Martin Fröst is one of the world’s most highly-acclaimed clarinettists, well-known for his huge versatility. Concerto appearances, chamber music, conducting: he is highly respected across all these fields, in addition to being a proponent of commissioning new works for the clarinet. Here’s how he does it…
How different is it directing an ensemble as well as playing (for example, when doing a concerto without a conductor)?
I have learnt a lot in doing this- I’ve learnt a new way of how one listens to an orchestra and how to inspire an orchestra to listen to each other, plus how to get away from the focus of your own playing and take responsibility for the whole thing. In this situation you feel a different connection with the players which makes for a unique experience, but in both situations it’s about making music together and I equally enjoy directing as well as working with a conductor; in fact, I feel that I have changed in good way as player from these experiences when I then have a conductor by my side.
Does your performance attitude differ between performing solo and chamber works? If so, how?
When performing chamber works, one has to be open-minded to others’ interpretations which naturally requires a different mindset; it’s about exploring the music together to bring forward one new interpretation, which can be quite exciting as you may discover something you hadn’t explored before. Even with solo music, such as a concerto, I have the opinion that every piece is about chamber music and listening.
How important is it to you to commission new works?
One of the most important things I am doing besides playing the repertoire we already have is to play new music, which is especially important for the clarinet, which has a limited repertoire. I have been very lucky within my career to be able to play a big part in expanding the repertoire and will always enjoy the opportunities presented to me to do this.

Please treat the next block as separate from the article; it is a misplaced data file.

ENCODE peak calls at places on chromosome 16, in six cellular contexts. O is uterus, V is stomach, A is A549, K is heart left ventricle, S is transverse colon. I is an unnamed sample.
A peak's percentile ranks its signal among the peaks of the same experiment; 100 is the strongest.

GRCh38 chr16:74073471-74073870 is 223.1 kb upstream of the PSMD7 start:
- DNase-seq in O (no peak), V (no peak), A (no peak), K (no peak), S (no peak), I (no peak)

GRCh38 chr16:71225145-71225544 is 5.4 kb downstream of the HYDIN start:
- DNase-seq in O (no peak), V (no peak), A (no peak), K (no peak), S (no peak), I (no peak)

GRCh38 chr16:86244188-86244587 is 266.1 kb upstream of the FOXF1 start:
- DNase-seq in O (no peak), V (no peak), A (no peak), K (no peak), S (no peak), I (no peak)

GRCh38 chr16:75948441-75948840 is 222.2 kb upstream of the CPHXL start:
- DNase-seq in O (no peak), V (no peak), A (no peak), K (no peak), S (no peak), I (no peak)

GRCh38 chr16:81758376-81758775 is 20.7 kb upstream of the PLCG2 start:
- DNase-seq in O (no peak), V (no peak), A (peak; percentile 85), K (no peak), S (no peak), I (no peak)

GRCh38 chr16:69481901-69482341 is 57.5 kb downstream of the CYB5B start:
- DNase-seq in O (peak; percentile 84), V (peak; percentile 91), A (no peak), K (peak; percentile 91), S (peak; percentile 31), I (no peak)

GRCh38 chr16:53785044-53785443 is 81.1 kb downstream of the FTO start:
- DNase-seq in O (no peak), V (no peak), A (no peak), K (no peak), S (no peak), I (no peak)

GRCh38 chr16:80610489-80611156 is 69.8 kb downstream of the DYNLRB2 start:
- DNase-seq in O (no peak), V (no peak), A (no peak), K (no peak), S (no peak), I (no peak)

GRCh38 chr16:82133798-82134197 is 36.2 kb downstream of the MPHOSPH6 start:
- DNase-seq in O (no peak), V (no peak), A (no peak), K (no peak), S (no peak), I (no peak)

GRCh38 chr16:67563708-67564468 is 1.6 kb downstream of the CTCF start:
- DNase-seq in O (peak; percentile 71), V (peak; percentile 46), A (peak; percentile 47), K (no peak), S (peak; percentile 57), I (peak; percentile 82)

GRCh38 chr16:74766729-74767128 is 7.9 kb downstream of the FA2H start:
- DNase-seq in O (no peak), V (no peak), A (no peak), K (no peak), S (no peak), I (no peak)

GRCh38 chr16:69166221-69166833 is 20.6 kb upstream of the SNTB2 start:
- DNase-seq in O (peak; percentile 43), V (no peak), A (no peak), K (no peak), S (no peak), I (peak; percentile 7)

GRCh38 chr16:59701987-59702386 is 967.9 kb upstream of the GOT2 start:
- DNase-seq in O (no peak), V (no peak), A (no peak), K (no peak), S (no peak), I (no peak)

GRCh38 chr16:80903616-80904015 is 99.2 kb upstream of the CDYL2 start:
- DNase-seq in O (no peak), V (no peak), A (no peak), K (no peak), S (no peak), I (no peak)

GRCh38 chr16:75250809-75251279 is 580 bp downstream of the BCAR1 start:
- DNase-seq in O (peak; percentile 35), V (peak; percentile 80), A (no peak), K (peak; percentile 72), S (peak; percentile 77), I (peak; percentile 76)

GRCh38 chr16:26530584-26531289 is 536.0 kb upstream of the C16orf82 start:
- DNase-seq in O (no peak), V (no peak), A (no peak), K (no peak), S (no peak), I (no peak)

In terms of spontaneity of interpretation, how much do you leave to the performance and how much do you factor into your practice?
Of course, one spends a lot of time thinking about their interpretation in the practice room, but there will always be an energy and feeling that can only happen in a performance that will bring something new and spontaneous, which is a very special and exciting experience; I always have the feeling that we are inventing the whole thing right there in the concert, “here and now”.
Was there a formative experience, or particular memory or event, that made you want to become a professional musician?
My childhood was soaked in music, and it forms part of my earliest memories – from the heartbreaking sadness of the bedside singing before I’d finally go to sleep to the sound of my parents practising chamber music in the living room, starting up a new chamber orchestra or singing with yet another vocal group. When there was no live music, my indefatigable father would be playing his vinyl discs – Brahms’ dances, chamber music by Schubert and Schumann, Beethoven’s sonatas and symphonies – and I would soar… I heard the Mozart clarinet concerto for the first time when I was 8 years old and totally fell in love with the music.
You are a musician largely in the public eye. Do you find you have much time for yourself – is it hard to separate your professional from your personal life?
It’s always difficult, but with careful planning, I am able to ensure that my time is balanced between personal time with my family, working and, yes, occasionally I may have a couple of hours to myself too! Apart from music, I find reading, friends and family important to me.
Martin Fröst Official Website
Kalevi Aho – Clarinet Concerto – 1. Tempestoso
Mozart Clarinet Concerto part 2